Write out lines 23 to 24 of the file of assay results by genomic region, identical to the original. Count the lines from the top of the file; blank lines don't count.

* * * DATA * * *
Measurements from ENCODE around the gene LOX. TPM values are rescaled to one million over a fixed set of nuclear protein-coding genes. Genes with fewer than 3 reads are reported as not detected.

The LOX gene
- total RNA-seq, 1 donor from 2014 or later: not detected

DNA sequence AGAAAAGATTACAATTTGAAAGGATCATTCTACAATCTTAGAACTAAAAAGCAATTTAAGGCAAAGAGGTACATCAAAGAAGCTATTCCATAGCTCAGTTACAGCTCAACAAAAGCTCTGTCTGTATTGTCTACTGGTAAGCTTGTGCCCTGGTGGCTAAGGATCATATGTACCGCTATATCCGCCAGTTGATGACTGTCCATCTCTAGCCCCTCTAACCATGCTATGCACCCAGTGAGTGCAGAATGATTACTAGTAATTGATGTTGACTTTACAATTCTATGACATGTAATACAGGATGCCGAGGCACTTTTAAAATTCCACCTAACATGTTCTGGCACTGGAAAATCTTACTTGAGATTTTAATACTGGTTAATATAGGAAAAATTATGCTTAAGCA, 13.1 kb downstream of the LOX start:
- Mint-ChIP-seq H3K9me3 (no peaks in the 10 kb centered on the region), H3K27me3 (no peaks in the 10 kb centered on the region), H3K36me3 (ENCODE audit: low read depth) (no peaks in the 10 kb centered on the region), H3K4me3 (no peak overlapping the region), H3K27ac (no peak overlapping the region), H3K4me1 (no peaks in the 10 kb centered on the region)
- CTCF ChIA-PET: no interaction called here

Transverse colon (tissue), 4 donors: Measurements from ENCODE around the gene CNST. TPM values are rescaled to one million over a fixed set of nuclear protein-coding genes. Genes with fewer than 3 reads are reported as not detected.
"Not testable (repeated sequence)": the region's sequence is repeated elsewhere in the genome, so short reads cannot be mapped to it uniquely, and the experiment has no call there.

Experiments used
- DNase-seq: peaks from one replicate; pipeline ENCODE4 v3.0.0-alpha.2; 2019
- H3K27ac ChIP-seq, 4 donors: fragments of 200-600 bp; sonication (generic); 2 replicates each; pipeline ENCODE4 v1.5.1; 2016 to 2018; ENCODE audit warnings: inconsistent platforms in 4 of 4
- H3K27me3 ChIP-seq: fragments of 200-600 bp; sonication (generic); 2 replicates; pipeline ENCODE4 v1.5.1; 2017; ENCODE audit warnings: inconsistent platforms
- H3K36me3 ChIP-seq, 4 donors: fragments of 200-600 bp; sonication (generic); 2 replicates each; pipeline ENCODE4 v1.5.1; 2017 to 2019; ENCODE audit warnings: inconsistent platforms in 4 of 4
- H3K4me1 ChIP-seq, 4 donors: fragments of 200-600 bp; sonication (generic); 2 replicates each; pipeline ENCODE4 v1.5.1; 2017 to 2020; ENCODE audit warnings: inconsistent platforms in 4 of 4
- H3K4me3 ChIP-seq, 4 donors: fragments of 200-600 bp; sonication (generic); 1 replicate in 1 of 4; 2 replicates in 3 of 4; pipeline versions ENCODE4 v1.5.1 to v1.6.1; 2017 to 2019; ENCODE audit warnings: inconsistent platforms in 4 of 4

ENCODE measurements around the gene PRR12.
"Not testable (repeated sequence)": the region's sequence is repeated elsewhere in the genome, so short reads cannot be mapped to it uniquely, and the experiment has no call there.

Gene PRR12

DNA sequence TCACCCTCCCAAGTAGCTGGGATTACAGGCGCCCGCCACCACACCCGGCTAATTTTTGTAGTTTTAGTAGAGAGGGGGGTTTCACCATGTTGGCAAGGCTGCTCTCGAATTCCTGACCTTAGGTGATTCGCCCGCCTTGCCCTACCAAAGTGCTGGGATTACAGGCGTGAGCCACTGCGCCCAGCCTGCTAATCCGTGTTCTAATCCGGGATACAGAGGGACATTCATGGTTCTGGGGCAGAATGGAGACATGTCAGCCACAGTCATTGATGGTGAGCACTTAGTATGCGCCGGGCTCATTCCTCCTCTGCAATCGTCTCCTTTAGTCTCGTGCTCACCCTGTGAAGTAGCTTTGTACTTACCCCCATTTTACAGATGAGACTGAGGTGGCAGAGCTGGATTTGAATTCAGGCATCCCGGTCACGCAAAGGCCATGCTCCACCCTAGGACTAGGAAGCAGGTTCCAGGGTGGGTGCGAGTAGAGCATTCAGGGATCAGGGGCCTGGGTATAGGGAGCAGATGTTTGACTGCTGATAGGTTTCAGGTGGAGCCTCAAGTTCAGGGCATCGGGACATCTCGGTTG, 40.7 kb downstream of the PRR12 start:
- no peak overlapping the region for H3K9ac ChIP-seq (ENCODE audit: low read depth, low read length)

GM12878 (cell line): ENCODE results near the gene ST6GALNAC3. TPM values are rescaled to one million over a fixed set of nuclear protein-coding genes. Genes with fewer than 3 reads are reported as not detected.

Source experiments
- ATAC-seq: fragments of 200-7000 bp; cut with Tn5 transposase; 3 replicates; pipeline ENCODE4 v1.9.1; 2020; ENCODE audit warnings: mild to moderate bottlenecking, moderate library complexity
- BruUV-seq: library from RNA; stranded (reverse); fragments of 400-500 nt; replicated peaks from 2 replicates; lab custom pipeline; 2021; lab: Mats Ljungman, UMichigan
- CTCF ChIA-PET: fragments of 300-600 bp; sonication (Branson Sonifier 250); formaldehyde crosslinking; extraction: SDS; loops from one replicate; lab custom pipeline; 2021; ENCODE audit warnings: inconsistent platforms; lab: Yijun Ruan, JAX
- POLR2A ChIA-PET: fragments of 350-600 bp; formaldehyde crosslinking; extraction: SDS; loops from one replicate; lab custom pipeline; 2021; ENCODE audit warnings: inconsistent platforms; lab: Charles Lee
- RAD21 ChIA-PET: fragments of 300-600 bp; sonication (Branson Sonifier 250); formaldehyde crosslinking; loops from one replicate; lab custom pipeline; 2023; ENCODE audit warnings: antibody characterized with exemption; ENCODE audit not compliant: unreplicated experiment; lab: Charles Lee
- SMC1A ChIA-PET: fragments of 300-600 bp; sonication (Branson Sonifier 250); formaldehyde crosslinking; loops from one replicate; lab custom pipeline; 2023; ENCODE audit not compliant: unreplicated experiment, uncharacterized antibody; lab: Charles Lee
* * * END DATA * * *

- ATAC-seq: fragments of 200-7000 bp; cut with Tn5 transposase; 3 replicates; pipeline ENCODE4 v1.9.1; 2020; ENCODE audit warnings: mild to moderate bottlenecking, moderate library complexity
- BruUV-seq: library from RNA; stranded (reverse); fragments of 400-500 nt; replicated peaks from 2 replicates; lab custom pipeline; 2021; lab: Mats Ljungman, UMichigan